For a Union of the West
In 2009, the Streit Council translated and, with Hoover Institution Press, published the book For a Union of the West between the United States and Europe by former French Prime Minister Edouard Balladur. In the book, Balladur, a long-time mentor of current President Sarkozy, proposed upgrading the US-EU summits into an "Executive Council" aimed creating a customs union, fiscal and legal neighborhood policies, and EMS-style currency coordination. This would expansion of the present program, the US-EU Transatlantic Economic Council. He also suggests the US-EU Council be used for foreign policy coordination across the full range of global issues.
In this book, the former Prime Minister of France put an ambitious perspective before Europe and America: to combine their forces for a Union of the West, building on their existing arrangements for unity and setting aside their differences. As Asian powers emerge and the global balance shifts, a Union of the West is needed to absorb the
shocks, stabilize the world order, and maintain the Western roles that are still indispensable for global security and prosperity.
Balladur offers a series of practical steps to build a Union of the West. His proposals take on added importance now that his protégé, Nicolas Sarkozy, has come to hold the presidency of France and, for a time, of the European Union as well.
More specifically the main ideas from Balladur include:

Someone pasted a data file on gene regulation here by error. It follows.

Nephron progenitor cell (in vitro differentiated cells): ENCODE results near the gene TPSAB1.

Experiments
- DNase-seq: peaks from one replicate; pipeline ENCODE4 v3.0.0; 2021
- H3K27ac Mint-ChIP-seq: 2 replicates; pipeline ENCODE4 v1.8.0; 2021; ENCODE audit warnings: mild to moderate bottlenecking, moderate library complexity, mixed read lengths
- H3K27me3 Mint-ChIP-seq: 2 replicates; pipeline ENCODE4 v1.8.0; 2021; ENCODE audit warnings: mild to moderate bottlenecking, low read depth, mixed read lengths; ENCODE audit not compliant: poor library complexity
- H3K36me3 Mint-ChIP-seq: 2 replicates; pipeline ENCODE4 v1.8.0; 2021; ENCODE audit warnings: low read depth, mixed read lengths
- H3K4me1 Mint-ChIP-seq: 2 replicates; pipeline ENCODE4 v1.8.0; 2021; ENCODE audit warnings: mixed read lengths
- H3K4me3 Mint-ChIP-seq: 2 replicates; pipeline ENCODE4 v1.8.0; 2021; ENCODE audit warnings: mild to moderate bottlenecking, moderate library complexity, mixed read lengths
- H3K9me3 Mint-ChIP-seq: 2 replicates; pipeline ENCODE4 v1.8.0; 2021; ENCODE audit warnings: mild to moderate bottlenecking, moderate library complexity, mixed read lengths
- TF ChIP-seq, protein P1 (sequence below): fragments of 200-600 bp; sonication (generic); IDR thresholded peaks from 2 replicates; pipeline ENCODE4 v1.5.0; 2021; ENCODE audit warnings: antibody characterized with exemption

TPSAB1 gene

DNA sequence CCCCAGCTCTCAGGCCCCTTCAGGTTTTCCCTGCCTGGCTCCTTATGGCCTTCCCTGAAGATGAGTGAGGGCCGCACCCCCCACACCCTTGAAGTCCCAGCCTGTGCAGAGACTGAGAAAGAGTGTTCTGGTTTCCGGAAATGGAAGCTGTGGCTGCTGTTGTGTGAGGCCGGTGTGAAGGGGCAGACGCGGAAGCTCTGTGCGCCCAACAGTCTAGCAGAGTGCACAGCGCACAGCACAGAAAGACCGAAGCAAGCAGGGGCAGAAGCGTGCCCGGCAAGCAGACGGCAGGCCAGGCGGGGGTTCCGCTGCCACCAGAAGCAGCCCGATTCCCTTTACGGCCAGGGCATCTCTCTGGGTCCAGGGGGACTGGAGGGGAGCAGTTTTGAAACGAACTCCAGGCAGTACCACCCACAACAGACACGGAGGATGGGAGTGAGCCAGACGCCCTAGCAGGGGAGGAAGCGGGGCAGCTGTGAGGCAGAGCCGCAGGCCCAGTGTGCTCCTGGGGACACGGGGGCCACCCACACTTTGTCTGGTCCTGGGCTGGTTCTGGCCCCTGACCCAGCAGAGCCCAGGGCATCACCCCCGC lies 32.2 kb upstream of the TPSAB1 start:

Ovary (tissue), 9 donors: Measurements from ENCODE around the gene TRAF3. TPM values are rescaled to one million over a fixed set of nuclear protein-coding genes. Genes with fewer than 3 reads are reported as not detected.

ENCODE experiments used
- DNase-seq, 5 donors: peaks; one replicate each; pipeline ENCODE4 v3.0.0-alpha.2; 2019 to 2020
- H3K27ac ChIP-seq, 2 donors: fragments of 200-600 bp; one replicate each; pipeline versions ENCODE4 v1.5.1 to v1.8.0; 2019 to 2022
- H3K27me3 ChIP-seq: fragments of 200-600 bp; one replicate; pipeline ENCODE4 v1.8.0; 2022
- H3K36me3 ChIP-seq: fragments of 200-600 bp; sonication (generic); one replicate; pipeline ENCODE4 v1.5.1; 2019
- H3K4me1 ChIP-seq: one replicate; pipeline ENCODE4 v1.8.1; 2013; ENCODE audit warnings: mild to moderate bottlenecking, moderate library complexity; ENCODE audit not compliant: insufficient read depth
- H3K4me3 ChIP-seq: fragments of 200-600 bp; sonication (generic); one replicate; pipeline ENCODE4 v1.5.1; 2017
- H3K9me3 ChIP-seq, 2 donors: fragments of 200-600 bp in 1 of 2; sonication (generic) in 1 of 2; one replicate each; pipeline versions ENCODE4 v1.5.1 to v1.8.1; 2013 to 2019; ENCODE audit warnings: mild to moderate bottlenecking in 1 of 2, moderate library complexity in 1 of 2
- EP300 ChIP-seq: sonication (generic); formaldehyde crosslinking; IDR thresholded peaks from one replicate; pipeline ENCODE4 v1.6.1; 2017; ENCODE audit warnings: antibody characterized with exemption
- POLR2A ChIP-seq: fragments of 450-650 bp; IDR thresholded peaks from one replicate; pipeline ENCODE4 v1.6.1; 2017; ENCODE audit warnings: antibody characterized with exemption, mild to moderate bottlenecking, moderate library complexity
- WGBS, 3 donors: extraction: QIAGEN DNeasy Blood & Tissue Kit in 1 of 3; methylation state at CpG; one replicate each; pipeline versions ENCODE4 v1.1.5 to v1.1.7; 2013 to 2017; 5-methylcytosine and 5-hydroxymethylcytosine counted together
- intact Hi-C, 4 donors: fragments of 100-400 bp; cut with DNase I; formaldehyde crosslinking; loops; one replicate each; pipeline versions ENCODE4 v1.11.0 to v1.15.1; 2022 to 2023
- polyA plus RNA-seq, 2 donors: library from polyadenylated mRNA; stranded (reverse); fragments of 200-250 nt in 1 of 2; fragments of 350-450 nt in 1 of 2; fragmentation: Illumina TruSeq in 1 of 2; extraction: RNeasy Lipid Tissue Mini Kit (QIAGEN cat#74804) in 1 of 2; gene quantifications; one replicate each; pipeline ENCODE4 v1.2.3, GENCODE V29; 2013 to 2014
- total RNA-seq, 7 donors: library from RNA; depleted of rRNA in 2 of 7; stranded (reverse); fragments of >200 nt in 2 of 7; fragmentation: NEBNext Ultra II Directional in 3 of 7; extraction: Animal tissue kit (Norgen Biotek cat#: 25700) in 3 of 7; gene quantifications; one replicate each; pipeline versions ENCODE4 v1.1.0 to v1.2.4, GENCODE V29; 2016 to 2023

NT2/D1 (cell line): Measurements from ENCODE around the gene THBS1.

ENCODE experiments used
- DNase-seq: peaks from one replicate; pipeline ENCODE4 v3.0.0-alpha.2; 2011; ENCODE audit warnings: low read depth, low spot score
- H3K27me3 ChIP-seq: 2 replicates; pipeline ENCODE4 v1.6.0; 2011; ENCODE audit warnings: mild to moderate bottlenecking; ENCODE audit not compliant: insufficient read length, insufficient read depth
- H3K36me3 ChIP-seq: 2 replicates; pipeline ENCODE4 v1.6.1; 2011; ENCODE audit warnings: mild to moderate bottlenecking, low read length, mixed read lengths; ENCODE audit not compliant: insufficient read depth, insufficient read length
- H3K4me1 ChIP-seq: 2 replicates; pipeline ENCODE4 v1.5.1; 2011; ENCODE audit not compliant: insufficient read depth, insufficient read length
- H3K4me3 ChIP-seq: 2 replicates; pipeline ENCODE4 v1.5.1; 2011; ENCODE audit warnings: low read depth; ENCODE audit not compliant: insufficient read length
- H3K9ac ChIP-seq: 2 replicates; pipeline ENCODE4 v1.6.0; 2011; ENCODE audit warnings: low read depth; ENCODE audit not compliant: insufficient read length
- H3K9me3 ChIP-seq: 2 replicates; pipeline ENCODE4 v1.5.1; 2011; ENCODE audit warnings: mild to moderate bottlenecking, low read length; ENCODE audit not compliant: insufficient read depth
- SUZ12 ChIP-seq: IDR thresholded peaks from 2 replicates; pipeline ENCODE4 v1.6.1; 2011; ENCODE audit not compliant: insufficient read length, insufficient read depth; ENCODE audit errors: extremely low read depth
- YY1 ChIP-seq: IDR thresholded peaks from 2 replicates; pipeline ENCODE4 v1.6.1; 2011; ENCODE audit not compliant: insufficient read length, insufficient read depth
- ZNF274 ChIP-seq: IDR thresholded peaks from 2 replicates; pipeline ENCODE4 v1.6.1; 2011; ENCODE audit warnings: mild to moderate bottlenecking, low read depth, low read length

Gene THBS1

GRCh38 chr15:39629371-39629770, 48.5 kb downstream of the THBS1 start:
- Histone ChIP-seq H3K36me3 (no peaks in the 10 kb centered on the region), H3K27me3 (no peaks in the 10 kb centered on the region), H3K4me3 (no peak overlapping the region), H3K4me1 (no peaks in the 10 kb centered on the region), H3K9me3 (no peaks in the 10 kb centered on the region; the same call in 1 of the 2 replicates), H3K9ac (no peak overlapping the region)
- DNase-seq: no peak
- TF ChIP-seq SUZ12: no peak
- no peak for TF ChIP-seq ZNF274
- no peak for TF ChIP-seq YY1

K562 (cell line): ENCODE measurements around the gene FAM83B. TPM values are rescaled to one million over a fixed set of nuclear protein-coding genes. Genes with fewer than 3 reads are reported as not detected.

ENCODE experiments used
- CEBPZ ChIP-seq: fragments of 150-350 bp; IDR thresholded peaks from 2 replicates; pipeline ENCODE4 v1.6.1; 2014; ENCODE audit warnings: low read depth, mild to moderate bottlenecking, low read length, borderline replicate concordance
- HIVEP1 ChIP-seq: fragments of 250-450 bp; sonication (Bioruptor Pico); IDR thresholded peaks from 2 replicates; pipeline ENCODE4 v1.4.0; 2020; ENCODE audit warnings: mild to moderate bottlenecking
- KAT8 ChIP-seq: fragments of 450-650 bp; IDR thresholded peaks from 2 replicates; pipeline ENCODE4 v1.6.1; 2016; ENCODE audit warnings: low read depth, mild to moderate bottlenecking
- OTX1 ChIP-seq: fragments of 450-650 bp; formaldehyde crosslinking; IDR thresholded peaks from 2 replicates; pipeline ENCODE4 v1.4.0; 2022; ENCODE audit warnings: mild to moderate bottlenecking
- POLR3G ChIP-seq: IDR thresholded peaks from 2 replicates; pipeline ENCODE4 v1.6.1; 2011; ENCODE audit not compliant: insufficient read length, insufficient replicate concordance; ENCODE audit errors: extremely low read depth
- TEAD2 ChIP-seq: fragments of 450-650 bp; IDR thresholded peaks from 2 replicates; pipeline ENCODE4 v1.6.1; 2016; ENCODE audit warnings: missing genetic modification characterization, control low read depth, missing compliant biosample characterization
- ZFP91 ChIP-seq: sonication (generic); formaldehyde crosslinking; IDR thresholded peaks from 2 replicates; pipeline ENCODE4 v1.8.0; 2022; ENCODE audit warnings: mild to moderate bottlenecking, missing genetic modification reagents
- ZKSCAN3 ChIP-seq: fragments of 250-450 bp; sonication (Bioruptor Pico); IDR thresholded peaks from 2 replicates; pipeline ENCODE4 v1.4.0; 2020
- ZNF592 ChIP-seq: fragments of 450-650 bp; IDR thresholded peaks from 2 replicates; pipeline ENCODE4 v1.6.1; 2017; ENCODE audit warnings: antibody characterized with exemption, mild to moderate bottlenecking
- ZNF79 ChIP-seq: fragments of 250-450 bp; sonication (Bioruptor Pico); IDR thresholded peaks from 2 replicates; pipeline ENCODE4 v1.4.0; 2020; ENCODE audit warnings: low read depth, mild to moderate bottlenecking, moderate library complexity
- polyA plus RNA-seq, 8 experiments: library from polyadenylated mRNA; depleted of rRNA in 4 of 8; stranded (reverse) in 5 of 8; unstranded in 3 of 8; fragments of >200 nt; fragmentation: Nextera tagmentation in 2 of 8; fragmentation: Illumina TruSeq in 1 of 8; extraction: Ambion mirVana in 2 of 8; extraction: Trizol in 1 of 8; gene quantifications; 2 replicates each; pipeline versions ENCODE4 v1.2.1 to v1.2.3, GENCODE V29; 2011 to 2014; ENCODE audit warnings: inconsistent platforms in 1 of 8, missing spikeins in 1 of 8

1. A transatlantic Executive Council, formed by upgrading the US-EU Summits to four times a year, developing ministerial substructures, and establishing a secretariat and other support bodies for it. (Regarding its powers and structures, he acknowledges a spectrum of options, but expects to start relatively small: "There would already be immense progress even if a weak organization were to be formed, and even if neither Europeans nor Americans could make any decision regarding common interests without preliminary discussions. If the attempt were successful, then the Union of the West could go further.")
2. A dollar-euro exchange rate stabilization system similar to the 1986 Louvre accords, but made more enduring by institutionalizing it as the EMS had been, with the Fed and ECB controlling the margins of fluctuation, and coordinated economic and budgetary policies.
3. Capping the existing program set by the US-EU Summit last year (a Transatlantic Economic Council, to harmonize regulations and "complete the trans-Atlantic market") by gradual creation of a genuine common trans-Atlantic market including a customs union, and the adoption of neighborhood policies for fiscal, legal, and trade matters.
4. Closer foreign policy coordination across the full range of global issues.
5. An updated NATO mission statement and strategic concept, including specification of the conditions of its intervention outside of its traditional geographic sphere, and rules for members to intervene using NATO resources without the agreement of all allies.
Click here to see John Vinocur's review of the book in the New York Times.
Click here to see David G. Wagner's review of the book.
Edouard Balladur was Prime Minister of France in the early 1990s; he brought about extensive market reforms as Minister of the Economy in the 1980s. He has been a leader within the Gaullist movement for many decades. He is credited with having drawn the mainstream of French Gaullists back into a pro-European Union stance and into abandoning anti-American attitudes. He has often been called the mentor of Nicolas Sarkozy, now President of France, who had been spokesman for Balladur and rose within Balladur's wing of the Gaullist movement. It has been written in the International Herald Tribune that Balladur expresses in his book the "underlying premise" of Sarkozy's policies. Edouard Balladur is an independent thinker.